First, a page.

Position of Pension Fund Trustees
In order to establish a registered occupational pension scheme, it must be set up as an irrevocable trust governed by a trust deed and rules and with the assets of the trust (i.e. the contributions) held by trustees for the benefit of the beneficiaries (scheme members and pensioners). The fund must be kept strictly separate from the employer's assets.
It is common for smaller companies (with annual premiums under about £20,000) to take the (easier) route of using an insurance company to produce documentation, obtain HMRC approval and do the administration. The charges for these services are normally included in the premiums (these tend to represent some 15-20% of the fund value).
The self-administration route involves considerable input on your part but you would also invariably involve external advisors for specialist matters including actuaries, investment managers and auditors. Commonly, the costs of such assistance may not be significantly less than an insured scheme. There are also hybrid options allowing a proportion of the fund to be insured and a proportion to be self-administered.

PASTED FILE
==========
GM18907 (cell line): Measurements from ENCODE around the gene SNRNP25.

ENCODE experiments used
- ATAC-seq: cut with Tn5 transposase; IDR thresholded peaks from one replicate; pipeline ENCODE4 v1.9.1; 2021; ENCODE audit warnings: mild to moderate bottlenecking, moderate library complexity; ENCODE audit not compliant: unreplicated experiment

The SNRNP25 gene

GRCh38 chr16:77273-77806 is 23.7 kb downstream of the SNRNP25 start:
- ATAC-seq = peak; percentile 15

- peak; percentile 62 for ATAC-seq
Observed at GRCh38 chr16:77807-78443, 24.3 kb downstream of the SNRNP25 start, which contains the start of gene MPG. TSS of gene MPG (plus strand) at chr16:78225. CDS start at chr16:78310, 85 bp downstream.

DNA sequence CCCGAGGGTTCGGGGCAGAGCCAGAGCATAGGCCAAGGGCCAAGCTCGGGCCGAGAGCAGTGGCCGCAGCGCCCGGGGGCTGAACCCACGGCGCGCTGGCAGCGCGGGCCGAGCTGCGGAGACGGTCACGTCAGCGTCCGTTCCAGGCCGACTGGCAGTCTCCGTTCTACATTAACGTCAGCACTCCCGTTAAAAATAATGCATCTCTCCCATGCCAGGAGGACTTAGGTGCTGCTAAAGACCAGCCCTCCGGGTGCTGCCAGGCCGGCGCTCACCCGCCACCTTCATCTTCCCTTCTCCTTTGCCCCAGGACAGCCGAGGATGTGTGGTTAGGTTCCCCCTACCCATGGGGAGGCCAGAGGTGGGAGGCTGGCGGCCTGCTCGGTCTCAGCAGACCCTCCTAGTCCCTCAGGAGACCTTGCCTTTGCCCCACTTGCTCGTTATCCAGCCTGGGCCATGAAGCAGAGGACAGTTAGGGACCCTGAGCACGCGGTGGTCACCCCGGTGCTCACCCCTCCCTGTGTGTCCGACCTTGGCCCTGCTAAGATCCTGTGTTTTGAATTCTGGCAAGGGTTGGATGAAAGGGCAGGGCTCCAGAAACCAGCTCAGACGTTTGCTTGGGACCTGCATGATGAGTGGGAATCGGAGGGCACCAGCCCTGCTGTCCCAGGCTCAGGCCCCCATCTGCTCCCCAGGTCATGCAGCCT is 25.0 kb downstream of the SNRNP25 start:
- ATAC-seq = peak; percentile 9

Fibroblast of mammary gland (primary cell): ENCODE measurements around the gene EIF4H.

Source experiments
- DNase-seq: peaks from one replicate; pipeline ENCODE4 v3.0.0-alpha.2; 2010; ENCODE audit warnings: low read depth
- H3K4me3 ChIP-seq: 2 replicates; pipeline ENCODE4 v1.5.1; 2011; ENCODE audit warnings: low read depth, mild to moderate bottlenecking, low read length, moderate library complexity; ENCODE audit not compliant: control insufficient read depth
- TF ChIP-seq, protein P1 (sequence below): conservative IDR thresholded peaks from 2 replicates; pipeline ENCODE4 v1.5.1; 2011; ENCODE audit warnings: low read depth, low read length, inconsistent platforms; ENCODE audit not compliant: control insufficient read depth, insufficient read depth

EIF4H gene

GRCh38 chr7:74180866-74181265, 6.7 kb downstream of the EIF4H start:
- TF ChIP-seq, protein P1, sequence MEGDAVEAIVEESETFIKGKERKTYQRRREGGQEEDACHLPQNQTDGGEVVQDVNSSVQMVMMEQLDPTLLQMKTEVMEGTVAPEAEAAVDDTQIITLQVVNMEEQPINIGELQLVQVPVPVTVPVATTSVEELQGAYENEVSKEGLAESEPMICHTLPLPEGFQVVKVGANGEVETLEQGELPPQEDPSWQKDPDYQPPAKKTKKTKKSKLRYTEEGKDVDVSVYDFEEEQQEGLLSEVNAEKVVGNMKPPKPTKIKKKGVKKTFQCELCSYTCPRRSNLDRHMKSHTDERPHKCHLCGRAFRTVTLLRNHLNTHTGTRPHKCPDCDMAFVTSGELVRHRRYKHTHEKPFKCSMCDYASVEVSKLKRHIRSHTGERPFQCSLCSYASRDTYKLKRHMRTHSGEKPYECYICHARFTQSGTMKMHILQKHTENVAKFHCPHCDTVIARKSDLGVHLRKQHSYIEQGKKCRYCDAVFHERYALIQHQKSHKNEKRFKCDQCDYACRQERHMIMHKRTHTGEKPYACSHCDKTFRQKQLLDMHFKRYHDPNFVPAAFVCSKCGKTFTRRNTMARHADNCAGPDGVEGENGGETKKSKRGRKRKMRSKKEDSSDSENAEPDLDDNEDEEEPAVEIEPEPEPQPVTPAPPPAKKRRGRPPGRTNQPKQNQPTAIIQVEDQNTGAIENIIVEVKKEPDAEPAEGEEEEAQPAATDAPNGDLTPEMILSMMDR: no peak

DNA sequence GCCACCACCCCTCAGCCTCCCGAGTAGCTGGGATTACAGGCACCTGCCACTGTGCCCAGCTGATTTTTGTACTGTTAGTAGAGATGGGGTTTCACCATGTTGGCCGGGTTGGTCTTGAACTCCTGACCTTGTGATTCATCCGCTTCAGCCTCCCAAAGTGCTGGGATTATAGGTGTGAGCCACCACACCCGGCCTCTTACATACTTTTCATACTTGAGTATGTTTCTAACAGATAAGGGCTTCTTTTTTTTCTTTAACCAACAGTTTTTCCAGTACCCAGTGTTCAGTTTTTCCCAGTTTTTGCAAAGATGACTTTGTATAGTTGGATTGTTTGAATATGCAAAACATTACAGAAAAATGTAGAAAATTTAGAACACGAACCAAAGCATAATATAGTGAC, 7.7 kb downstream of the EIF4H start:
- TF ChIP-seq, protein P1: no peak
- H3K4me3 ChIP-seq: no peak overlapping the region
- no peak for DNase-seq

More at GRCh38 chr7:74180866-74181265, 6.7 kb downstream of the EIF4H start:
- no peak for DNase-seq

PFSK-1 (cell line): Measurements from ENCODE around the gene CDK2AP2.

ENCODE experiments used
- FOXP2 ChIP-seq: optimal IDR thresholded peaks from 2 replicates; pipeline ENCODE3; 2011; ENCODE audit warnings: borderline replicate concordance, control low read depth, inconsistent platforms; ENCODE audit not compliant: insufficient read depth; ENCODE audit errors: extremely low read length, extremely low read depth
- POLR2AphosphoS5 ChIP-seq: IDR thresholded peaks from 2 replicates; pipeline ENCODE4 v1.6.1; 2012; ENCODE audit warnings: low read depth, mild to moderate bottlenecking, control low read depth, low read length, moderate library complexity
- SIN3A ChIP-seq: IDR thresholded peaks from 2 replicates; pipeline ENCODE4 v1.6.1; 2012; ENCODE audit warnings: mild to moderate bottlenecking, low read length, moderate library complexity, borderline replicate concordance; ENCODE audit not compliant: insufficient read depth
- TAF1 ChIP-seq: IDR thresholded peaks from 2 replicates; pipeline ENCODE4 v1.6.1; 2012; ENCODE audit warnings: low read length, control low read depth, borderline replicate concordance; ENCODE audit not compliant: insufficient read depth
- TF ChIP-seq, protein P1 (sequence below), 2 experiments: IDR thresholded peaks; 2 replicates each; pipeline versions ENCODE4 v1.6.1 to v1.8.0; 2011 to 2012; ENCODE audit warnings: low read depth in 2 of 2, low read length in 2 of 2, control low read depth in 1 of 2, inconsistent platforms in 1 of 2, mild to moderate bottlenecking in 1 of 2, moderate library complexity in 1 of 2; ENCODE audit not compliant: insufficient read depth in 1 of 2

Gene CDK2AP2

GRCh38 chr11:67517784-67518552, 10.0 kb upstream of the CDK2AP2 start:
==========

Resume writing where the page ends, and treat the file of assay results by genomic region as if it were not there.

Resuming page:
Small Self-Administered Scheme
For some companies where flexibility in the use of pension funds is important, self-investment and loan-back possibilities may be important and the strict limits on the amount of self-investment (up to 5%) in normal occupational pension schemes may be considered overly restrictive. Where appropriate therefore, Boards of smaller companies may consider establishing a small self-administered scheme (SSAS) which allows self-investment of up to 50% of the fund (25% in the first two years). SSAS pensioners have ten years from retirement (up to 75 years of age) to draw their pension and purchase an annuity. An SSAS is generally subject to fairly strict HMRC scrutiny.